Wednesday, June 29, 2011

It's Easy - in Chinese!

It's Easy - Get prepared for an emergency - now available in Chinese!

We know that English is not always the first language that people speak in our region, but we want everyone to know just how easy it is to prepare for an emergency, so our award-winning preparedness booklet has been translated into Chinese.

Hopefully this will be just the first other language we translate it into, with more languages to come in the future.

It's Easy - Chinese version - pdf - 960kb - 12 pages Image links to the pdf (960kb)

Tuesday, June 21, 2011

A quake of our own

Apparently we had an earthquake of our very own today at 8:13 pm.
Moment Magnitude 3.5 (we don't actually use the Richter Scale any more, moment magnitude measures the energy released)
Modified Mercalli 4 (measures the amount of shaking at the surface - effectively the damaged caused, or what people observed to be happening)
Focal depth 33km down, and located 10km North of Porirua.

I didn't feel a thing, did anyone else notice it?

Wednesday, June 15, 2011

Volcanic Ash - Im in ur airspace, groundin ur planez

For those of you who aren't geeky enough to get the title -


Volcanoes are usually on the list of disaster-causing natural hazards that any 6 year old from Titahi Bay School or Cannons Creek School would name. In the earthquakey-lava-erupting sense, they aren't so much of a problem for the Wellington region, though Ruapehu might occasionally ruin your ski season. Our big problem comes from volcanic ash.

From local volcanoes you can get ash coating everything in reach - like this example from near Chaiten in Chile causing serious problems for agriculture.

And then you can get volcanoes in other continents spewing out ash into the atmosphere, which can then be blown across the world, creating a hazard for any aircraft trying to fly through it.

Last year we had an ash cloud thrown up by Eyjafjallajökull (pronounced badly by at least one person as "I'll have a yogurt yurtle"), in Iceland shutting down aircraft travel over much of Europe - costing billion of dollars in lost revenue, and travellers having to work out other ways to get to where they needed to be. Another Icelandic volcano, Grimsvotn, is disrupting their local air traffic right now, and we have the Puyehue-Cordon Caulle volcano in Chile doing exactly the same thing to us, all the way over here in NZ.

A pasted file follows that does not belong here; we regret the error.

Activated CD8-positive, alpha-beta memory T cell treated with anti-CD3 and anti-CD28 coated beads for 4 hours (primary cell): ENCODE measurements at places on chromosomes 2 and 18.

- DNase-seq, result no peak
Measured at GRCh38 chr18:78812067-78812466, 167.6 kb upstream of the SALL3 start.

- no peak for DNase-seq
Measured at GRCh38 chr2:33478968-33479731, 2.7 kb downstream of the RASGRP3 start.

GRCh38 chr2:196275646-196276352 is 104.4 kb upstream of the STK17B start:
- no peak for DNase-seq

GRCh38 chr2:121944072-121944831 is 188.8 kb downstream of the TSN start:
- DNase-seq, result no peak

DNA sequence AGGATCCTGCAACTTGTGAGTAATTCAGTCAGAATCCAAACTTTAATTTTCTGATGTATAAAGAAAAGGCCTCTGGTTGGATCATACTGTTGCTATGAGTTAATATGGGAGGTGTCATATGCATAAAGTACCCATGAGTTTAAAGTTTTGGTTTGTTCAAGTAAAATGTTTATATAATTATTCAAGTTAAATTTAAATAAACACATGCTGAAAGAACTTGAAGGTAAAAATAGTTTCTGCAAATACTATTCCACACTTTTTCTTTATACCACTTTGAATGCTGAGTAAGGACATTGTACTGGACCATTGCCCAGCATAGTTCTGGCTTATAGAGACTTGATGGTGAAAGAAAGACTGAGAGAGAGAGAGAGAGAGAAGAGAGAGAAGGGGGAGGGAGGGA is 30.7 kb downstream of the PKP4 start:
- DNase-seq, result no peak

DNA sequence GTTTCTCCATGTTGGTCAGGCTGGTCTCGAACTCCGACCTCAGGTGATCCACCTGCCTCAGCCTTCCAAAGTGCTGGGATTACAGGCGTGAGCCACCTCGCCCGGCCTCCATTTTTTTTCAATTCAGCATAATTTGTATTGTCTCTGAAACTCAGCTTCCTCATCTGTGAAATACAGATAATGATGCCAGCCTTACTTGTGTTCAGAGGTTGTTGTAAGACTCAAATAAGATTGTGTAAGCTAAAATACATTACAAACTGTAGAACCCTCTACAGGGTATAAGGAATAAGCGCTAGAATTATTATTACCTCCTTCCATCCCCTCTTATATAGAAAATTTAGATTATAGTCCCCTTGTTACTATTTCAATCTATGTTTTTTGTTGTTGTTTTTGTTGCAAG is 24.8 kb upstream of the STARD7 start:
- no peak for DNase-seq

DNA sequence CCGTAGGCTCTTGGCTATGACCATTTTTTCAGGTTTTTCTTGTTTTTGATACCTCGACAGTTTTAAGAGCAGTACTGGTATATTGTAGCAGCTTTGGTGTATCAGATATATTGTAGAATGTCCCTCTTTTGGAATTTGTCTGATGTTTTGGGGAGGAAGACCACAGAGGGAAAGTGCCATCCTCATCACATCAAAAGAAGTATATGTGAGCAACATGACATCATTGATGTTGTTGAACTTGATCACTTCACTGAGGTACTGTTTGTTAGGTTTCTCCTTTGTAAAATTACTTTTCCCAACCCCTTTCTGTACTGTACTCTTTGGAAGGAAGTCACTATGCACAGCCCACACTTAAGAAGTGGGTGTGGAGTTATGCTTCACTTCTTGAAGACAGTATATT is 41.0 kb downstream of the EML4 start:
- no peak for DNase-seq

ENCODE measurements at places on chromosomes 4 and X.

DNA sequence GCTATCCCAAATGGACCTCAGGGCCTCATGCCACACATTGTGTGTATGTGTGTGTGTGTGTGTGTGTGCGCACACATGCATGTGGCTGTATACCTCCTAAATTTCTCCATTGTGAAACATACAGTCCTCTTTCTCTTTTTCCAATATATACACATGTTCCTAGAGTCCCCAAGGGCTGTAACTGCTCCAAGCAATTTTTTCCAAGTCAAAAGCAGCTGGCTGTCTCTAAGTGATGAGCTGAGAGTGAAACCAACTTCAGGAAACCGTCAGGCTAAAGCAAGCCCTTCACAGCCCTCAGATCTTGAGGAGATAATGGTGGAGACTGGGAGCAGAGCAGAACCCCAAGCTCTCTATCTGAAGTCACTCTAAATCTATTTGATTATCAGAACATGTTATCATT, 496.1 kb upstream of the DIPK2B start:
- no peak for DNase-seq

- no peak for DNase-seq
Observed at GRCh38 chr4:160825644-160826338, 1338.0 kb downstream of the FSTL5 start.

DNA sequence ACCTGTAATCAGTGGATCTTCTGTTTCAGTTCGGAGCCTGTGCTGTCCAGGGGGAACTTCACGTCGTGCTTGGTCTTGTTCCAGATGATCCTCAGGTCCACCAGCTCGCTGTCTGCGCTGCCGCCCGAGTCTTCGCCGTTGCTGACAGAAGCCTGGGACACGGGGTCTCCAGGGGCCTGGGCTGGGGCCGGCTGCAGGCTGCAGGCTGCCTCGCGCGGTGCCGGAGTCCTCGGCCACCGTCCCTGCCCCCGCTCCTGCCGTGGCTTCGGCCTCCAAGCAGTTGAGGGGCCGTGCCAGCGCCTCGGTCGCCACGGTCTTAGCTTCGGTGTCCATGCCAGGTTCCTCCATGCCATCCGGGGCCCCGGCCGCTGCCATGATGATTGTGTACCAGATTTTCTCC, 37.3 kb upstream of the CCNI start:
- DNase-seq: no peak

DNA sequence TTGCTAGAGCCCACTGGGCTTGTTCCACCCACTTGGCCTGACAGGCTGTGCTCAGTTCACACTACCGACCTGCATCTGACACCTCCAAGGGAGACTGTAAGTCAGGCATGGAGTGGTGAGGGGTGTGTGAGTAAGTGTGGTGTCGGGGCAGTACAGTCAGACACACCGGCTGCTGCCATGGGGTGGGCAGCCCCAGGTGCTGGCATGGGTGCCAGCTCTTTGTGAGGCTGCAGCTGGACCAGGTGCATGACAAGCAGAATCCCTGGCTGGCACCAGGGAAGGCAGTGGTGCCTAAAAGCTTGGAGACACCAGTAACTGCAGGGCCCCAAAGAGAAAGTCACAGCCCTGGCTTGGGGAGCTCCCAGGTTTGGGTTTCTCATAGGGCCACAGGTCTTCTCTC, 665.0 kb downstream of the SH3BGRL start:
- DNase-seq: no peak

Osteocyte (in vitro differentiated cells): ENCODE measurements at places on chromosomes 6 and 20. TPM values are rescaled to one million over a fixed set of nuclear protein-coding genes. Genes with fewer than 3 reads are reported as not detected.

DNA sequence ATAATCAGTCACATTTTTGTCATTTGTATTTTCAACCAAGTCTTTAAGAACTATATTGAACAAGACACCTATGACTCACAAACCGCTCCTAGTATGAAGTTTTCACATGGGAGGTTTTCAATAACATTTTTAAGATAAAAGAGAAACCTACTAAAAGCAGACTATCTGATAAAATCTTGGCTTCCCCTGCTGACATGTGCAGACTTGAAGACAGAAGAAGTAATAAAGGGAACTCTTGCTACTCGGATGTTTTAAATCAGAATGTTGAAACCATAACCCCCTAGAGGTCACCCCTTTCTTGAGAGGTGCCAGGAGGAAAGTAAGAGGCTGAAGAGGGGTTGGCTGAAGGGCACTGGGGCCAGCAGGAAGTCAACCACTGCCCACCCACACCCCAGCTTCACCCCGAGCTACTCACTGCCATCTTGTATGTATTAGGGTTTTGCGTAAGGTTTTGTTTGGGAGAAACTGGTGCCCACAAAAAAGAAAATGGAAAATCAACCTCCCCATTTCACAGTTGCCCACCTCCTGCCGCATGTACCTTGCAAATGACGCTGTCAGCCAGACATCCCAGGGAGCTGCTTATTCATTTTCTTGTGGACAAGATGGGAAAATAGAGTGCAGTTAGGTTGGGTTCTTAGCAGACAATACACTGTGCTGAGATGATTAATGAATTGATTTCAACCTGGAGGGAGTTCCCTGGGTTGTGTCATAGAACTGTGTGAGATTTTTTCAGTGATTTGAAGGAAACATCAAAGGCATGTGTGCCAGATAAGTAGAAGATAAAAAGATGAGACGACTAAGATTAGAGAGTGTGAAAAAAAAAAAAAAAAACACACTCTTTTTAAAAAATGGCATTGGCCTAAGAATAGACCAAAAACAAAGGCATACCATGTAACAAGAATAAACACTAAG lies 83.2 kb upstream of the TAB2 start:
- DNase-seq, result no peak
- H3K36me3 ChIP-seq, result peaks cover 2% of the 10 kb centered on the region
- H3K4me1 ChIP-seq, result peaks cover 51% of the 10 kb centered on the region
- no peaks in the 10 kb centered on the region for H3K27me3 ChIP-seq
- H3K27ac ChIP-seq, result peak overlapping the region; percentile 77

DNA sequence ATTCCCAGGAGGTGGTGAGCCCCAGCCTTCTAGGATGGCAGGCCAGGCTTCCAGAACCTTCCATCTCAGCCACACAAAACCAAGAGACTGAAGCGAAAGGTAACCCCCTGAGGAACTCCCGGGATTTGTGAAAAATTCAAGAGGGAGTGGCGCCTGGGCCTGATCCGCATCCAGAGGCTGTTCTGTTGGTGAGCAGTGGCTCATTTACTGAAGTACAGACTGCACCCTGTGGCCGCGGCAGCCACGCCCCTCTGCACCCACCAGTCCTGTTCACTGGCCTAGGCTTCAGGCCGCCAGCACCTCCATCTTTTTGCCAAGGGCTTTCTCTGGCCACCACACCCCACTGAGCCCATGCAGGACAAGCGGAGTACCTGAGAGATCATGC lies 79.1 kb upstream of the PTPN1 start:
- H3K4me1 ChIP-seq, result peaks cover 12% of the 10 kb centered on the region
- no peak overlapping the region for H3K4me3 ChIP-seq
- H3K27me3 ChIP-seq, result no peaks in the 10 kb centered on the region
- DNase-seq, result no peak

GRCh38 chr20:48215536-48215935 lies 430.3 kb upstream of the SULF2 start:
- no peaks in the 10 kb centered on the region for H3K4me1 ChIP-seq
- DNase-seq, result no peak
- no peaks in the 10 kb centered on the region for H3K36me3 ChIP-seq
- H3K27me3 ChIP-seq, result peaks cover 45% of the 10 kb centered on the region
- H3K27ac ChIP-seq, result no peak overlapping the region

Our New Zealand volcanoes would have a similar effect when they decide to erupt next.

Unfortunately for us, Chile's volcanoes put out more ash than Iceland's, so this ash cloud may be disrupting our local air traffic for quite some time yet, so look out for low-flying kiwis trying to stay below it.

Some awesome photos from Chile -

Monday, June 13, 2011

More quakes

I was about to make a post about the volcanic ash problem, but then Christchurch was hit by a series of large aftershocks, the largest at 2:20pm measuring magnitude 6.0, and 8 on the Mercalli scale which measures the intensity of the shaking.

Once again, social media like Twitter and Facebook have been providing rapid reports of what's going on, leaving the news media to play catch-up. The Twitter feed on the article on is pretty interesting reading.

First hand reports of the effects of the quakes can be quite vital - and a great way to know that your friends are okay enough to be typing and texting. Sometimes inaccurate information gets forwarded around, so it generally pays to verify that before taking it as gospel.

So far there are reports of more liquefaction, power, phone, & water outages. A few buildings have collapsed, but they were, for the most part, red stickered after the previous quakes. The Red Zone has been expanded back out again, as the already unstable buildings have been further destabilised.

Here in Porirua we're making sure that our staff are ready & able to return to Christchurch to lend a hand like we did after the February quake, or help locally with any regional response.

Friday, June 10, 2011

Unlucky Lego Man

Some absolutely fabulous emergency preparedness videos by Chloe & Sophie Crowe from Ngaio School in Wellington.

Fantastic work, guys! I think we could all learn a thing or two from Unlucky Lego Man.

Friday, June 3, 2011

Enjoy Queen's Birthday Weekend

If you are heading out of town for the long weekend, remember to take extra care on the roads. Don't forget, if you get caught driving 5km over the speed limit, you will get a ticket!

The weather looks like it's going to be pretty variable around the country - hopefully it's nice where you're going, but keep an eye on the forecast.

And finally, take survival items for the kids and you on the journey... food, games, drink, blankets (especially for the Desert Road), music and lots of patience.